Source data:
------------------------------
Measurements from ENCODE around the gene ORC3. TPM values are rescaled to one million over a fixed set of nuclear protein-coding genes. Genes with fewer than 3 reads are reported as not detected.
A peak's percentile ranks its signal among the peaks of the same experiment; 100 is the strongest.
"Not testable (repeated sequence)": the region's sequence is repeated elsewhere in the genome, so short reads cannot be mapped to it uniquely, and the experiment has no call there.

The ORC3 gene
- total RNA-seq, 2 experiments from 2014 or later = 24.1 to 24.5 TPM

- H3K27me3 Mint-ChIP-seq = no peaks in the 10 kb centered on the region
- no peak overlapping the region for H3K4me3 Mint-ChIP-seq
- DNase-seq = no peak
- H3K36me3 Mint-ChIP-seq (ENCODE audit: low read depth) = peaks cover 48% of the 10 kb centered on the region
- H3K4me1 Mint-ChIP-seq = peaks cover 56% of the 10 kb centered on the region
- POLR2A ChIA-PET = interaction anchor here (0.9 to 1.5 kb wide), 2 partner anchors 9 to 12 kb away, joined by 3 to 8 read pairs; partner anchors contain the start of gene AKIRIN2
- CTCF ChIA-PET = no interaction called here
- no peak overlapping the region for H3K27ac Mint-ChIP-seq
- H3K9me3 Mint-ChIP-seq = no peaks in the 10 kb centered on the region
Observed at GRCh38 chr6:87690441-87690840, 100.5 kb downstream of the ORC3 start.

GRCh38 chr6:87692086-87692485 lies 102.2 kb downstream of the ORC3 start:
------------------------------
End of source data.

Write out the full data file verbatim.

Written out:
Measurements from ENCODE around the gene ORC3. TPM values are rescaled to one million over a fixed set of nuclear protein-coding genes. Genes with fewer than 3 reads are reported as not detected.
A peak's percentile ranks its signal among the peaks of the same experiment; 100 is the strongest.
"Not testable (repeated sequence)": the region's sequence is repeated elsewhere in the genome, so short reads cannot be mapped to it uniquely, and the experiment has no call there.

The ORC3 gene
- total RNA-seq, 2 experiments from 2014 or later = 24.1 to 24.5 TPM

- H3K27me3 Mint-ChIP-seq = no peaks in the 10 kb centered on the region
- no peak overlapping the region for H3K4me3 Mint-ChIP-seq
- DNase-seq = no peak
- H3K36me3 Mint-ChIP-seq (ENCODE audit: low read depth) = peaks cover 48% of the 10 kb centered on the region
- H3K4me1 Mint-ChIP-seq = peaks cover 56% of the 10 kb centered on the region
- POLR2A ChIA-PET = interaction anchor here (0.9 to 1.5 kb wide), 2 partner anchors 9 to 12 kb away, joined by 3 to 8 read pairs; partner anchors contain the start of gene AKIRIN2
- CTCF ChIA-PET = no interaction called here
- no peak overlapping the region for H3K27ac Mint-ChIP-seq
- H3K9me3 Mint-ChIP-seq = no peaks in the 10 kb centered on the region
Observed at GRCh38 chr6:87690441-87690840, 100.5 kb downstream of the ORC3 start.

GRCh38 chr6:87692086-87692485 lies 102.2 kb downstream of the ORC3 start: